When stocks fall fast and far, they sometimes set themselves up for remarkable rebounds. The following equities suffered dramatic drops over the past week. With help from the 180,000 members of Motley Fool CAPS, we'll see whether any of them have the potential to bounce back:

Company

 

How Far From 52-Week High?

Recent Price

CAPS Rating
(out of 5)

Infinera (Nasdaq: INFN)(50%)$6.51*****
Universal Display (Nasdaq: PANL)(52%)$30.28***
Motricity (Nasdaq: MOTR)(78%)$6.96**
Alcatel-Lucent (NYSE: ALU)(23%)$5.09**
American Superconductor (Nasdaq: AMSC)(80%)$7.70**

Companies are selected by screening on finviz.com for abrupt 10% or greater price drops over the past week. 52-week high and recent price data provided by finviz.com. CAPS ratings from Motley Fool CAPS.

Five super falls -- one superball
There are no two ways about it. If you owned any of the five stocks named above last week, you're significantly poorer for it today. So what went wrong?

In the case of American Superconductor, it's not the "American" part that's the problem -- it's China. It seems American Superconductor is facing super-human problems getting its Chinese customers to pay for its goods. Result: American Superconductor just announced it is restating at least two quarters of financials and reducing its reported revenue for last fiscal year by 15%.

So the reason for American Superconductor's short circuit is obvious, but what about Alcatel-Lucent? No mystery there, either. Deutsche Bank says this stock's run is done. Removing its buy rating on the stock and downgrading to neutral, Deutsche sent Alcatel's shares into a tailspin.

Where things get tricky is with the other three stocks on today's list: Motricity, Universal Display, and Infinera, all of which crashed last week, none of which seem to have done so for any particular reason. No bad earnings reports. No news whatsoever that seemed to spark the sell-offs.

Of the three, only five-starred Infinera seems to be generating any investor excitement over its sell-off. So today we'll be focusing on that one.

The bull case for Infinera
Fellow Fool Eric Bleeker introduced us to Infinera back in March as a Rising Star recommendation, explaining "the company has created chips that remove components from optical equipment and allow operators to better scale their network bandwidth in a more cost-effective manner." Eric places great faith in Infinera's 100G bandwidth solution, and he's not the only one.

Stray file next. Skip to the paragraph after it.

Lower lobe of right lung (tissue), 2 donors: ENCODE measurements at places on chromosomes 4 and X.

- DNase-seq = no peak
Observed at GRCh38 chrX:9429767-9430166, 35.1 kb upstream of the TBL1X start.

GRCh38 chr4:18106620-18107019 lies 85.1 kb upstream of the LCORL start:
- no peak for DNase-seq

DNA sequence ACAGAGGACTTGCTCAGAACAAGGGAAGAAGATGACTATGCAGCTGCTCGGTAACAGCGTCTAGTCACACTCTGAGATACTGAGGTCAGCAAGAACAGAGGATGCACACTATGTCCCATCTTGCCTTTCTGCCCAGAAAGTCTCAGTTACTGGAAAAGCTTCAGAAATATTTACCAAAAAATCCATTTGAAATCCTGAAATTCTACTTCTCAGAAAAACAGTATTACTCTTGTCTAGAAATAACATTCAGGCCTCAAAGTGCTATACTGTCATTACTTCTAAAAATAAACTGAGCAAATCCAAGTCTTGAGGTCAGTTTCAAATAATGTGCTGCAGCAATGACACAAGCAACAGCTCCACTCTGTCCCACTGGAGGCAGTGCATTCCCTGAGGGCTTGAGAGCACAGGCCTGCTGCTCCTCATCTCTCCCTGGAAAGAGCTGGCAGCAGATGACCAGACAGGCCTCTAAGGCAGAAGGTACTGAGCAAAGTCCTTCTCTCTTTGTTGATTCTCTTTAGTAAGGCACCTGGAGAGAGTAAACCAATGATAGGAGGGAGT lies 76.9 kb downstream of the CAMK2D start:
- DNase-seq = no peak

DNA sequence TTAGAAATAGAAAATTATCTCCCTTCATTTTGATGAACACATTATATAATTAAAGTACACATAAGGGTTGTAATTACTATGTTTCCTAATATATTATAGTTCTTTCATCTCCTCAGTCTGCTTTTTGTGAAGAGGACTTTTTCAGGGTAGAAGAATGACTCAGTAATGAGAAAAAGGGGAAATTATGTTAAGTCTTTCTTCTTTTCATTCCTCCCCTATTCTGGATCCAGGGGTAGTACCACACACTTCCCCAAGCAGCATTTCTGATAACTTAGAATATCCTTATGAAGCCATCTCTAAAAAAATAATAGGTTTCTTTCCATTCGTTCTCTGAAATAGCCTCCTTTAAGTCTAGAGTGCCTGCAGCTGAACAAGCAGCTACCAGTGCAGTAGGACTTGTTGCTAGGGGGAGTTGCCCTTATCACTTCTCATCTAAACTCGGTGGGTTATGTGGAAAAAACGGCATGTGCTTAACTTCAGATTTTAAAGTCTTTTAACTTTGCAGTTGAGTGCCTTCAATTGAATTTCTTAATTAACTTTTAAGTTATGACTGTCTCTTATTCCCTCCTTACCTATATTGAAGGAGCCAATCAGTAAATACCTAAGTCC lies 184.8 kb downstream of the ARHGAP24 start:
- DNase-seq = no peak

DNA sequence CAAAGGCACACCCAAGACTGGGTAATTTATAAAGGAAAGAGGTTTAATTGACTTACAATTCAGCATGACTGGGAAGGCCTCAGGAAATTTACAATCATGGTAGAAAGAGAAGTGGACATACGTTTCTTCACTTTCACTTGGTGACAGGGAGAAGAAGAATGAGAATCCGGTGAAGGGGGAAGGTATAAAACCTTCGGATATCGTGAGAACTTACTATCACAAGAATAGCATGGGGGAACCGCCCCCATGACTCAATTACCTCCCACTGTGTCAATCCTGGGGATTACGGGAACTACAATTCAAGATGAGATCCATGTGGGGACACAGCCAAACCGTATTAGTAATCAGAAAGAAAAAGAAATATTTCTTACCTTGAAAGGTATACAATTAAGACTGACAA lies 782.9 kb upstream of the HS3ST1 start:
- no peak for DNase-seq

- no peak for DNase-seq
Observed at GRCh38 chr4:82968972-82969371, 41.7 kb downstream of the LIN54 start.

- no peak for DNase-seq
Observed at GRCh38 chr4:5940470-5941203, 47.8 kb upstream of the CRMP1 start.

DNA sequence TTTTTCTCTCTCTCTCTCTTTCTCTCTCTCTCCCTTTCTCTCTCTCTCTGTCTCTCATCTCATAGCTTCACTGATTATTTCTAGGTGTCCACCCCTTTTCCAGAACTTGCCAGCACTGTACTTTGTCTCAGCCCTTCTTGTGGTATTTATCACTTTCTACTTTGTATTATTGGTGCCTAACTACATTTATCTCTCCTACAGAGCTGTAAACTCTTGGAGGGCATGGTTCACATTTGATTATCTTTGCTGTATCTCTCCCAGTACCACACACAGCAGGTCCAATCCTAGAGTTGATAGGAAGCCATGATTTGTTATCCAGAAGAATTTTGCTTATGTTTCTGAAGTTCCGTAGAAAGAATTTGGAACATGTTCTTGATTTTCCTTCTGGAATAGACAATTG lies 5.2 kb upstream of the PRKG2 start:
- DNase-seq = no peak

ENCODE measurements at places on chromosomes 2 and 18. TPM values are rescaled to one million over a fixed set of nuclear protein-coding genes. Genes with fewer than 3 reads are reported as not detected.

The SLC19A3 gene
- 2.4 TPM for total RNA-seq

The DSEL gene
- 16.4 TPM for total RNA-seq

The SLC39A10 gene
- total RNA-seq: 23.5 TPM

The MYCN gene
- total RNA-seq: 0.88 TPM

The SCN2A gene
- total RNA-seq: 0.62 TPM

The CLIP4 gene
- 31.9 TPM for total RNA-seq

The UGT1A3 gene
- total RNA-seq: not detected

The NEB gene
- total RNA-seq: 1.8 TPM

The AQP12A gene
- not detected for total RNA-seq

CAPS member fenixhidra, for example, had this to say:

Infinera has a patented technology (photonic integration circuits) that will be difficult for its competitors to replicate. Carriers will need increased speed and data storage and [Infinera] provides wavelength division multiplexers that allow for both speed and data storage. The potential is the 100G network which will make carriers have an easier time providing service, faster and be more efficient.

Admittedly, Infinera's 100G megahit isn't due to hit the market until next year. But as CAPS member jagec3 points out, that's not an existential problem: "The company has alot of cash. no debt."

Infinera's $275 million war chest should easily carry the product through to completion, at which point the company can begin ramping its sales (and profits?) from the product. That's not to say the company is doing badly even now. As fellow Fool Seth Jayson recently noted, Infinera boasts better revenue growth than either Alcatel or Cisco (Nasdaq: CSCO), and is keeping better control of its inventories than Ciena (Nasdaq: CIEN).

Foolish final thought
It's true, of course, that Infinera's still struggling on the bottom line. It hasn't earned a penny's worth of profits since 2008. But Infinera's losses have been trending down since the miserable year that was 2009. Free cash flow that turned positive last year remains so today.

Granted, the company's only barely FCF-positive and trades at a triple-digit multiple. The really neat thing about the company, though -- and the thing that could turn it into a real superball of a stock -- is this very marginal level of Infinera's free cash flow, which at last report is running at less than $1 million a year. When a company teeters on the cusp of free-cash-flow-breakeven, like Infinera is, it could easily tip either way. It could drop back into cash-burning status (which Infinera has plenty of cash to fund) or it could emerge into wild profitability.

To my Foolish eye, the trends at Infinera suggest it's leaning toward the latter possibility. But that's just my opinion -- I could be wrong. What we'd really like to know, is what you think about the company. Is Infinera going to be able to make a go of this 100G thing, or will rivals like Alcatel, Ciena, and Cisco head it off at the pass.

Click over to Motley Fool CAPS now and tell us what you think.

Fool contributor Rich Smith does not own shares of any company named above. You can find him on CAPS, publicly pontificating under the handle TMFDitty, where he's currently ranked No. 576 out of more than 180,000 members. The Fool has a disclosure policy.

The Motley Fool owns shares of Infinera. The Fool owns shares of and has created a bull call spread position on Cisco Systems. Motley Fool newsletter services have recommended buying shares of Universal Display, Infinera, and Cisco Systems.

Fools may not all hold the same opinions, but we all believe that considering a diverse range of insights makes us better investors.